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In the COVID-19 world, a new brand of justice is being served

'We've modernized the legal system by about 25 years in 25 days. It's really quite phenomenal the work that's been done,' says attorney general
2019-04-25 Courtroom RB 4
The inside of a Barrie courtroom is shown in a file photo from 2019. Raymond Bowe/BarrieToday

The wheels of justice are known to move ever so slowly, so when the worldwide pandemic brought a halt to everyday life as we know it, Ontario's justice system was also forced to shift gears.

An entire workforce had to suddenly change how justice was being administered, adopting new ways of doing things and acquiring and installing the means to get it all done quickly.

That meant rapidly updating procedures and creating policies to physically shut down courthouses and allow wider use of virtual hearings. And that required ramping up the technology and bridging the technological gaps.

"We've modernized the legal system by about 25 years in 25 days. It's really quite phenomenal the work that's been done," said Barrie-Springwater-Oro-Medonte MPP Doug Downey, who, as the province's attorney general, is in charge of Ontario's court system, as well as the network of 19 tribunals and the Alcohol and Gaming Commission of Ontario (AGCO).

"I deal with the three chief justices on a regular basis to talk about what we can do for capacity and what next steps are," Downey said. "I'm really, really pleased with my team."

Any criminal trials originally scheduled to take place in the Superior Court of Justice between March 16 and June 1 have been adjourned to specified dates in the week of June 1, when new dates are expected to be set.

The latest directive is that there will be no civil or criminal jury trials before September.

And although the courthouse doors are closed to most people, bail hearings as well as bail review hearings where “COVID arguments” are presented to get accused out of jail early are being held in a virtual court.

Through teleconferences, judges are also hearing guilty pleas for those in custody which the province describes as “urgent circumstances” that will likely lead to their release from jail before June 1. In a notice to the profession, the province also indicated that those who are accused can access hearings for other urgent matters, including extensions of driving prohibition orders and bail pending appeal orders.

Urgent family law hearings are also being held.

The provincewide ability to operate remotely is supported by a $1.3-million boost. That includes expanding the use of video technology, supplying the courts with digital recording devices, laptops and teleconference lines for audio court hearings.

Downey said he has been pushing for more modern solutions. He points to his introduction in December of what has been described as omnibus bill, the Smarter and Stronger Justice Act, which contains modernization through remote commissioning and notarizing.

And he launched a pilot program in Barrie to address criticism that the provincial court system still relies heavily on a paper-based process and communication through fax machines.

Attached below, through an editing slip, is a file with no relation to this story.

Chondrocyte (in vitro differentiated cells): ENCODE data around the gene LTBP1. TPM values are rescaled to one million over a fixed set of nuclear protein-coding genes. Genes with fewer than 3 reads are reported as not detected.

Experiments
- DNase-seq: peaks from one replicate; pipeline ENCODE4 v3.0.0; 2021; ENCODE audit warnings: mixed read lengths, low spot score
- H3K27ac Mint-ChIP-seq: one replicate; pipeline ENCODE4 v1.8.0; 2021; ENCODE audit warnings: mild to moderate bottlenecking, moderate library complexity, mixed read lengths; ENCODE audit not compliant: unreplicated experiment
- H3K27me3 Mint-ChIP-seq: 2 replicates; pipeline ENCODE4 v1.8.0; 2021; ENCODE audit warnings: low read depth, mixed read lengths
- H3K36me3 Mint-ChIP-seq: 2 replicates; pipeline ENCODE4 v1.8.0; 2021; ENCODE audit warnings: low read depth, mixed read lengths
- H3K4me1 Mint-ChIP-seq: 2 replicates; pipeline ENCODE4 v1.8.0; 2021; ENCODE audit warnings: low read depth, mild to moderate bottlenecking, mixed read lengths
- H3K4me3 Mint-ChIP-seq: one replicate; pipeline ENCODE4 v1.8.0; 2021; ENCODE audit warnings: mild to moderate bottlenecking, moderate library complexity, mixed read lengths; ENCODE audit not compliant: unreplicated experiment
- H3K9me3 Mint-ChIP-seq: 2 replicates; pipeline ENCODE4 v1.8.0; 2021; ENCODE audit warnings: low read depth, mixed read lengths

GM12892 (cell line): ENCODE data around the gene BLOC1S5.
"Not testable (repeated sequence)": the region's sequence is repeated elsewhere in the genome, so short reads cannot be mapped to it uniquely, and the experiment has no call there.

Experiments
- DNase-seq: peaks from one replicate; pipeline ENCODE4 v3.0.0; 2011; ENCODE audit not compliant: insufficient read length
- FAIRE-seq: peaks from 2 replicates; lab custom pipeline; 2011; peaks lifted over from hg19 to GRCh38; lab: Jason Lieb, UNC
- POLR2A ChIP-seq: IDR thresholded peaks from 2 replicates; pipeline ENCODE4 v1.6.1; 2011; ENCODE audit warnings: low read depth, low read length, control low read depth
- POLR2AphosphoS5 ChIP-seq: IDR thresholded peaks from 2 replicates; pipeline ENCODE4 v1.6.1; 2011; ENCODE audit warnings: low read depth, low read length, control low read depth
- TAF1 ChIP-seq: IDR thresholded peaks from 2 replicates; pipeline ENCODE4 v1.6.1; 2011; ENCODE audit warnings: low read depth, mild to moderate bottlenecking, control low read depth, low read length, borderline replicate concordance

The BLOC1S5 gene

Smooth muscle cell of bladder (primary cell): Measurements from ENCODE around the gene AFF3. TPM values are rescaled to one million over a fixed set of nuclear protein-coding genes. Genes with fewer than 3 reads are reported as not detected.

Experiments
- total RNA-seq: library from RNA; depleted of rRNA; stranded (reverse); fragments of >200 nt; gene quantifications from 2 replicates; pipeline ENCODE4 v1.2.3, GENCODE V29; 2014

The e-filing test system related to document discovery was launched as a test last fall under Barrie Police Chief Kimberley Greenwood. The goal of criminal e-intake is to automate that manual process being used by police to start a criminal case.

"There's a number of modernization issues that we had put in motion, but there was just a ton more to do and this (COVID-19) has definitely made it go faster," said Downey.

With the hardware now permanently in place, the attorney general says the next step is to advance the system further.

"I've already turned my mind to that. I'm already talking to the chief justice. We all have some ideas," he said. "We know, as we move out of this, we're going to have a backlog and we need to be in front of it."

Even wifi was considered problematic, with inconsistent coverage leaving some courtrooms without online access at all.

Suddenly, judges and lawyers are working from home remotely and issues are being resolved by conference calls.

Downey says the system — as well as the people who work within it — are adapting to get the job done.

As quickly as the situation related to the health pandemic is changing almost daily what we can do and how we can do it in our everyday lives, the justice system is also adapting, and updates on procedures can quickly fill inboxes.

"Things have evolved from week-to-week just as we got technology in place... (with) tremendous strides made in trying to find ways to minimize impact," according to Downey.

And that, he said, continues, not just to deal with the current crisis, but also to take justice out of the past and introduce it to more modernized processes.

"I have a long list of things I would like to see the system challenged with and we can move things forward. There really are so many areas that we can improve and change how the system works," Downey said. "I have a chart that I work through and we just keep motoring and we're going to stay ahead of the challenges."

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About the Author: Marg. Bruineman, Local Journalism Initiative

Marg. Buineman is an award-winning journalist covering justice issues and human interest stories for BarrieToday.
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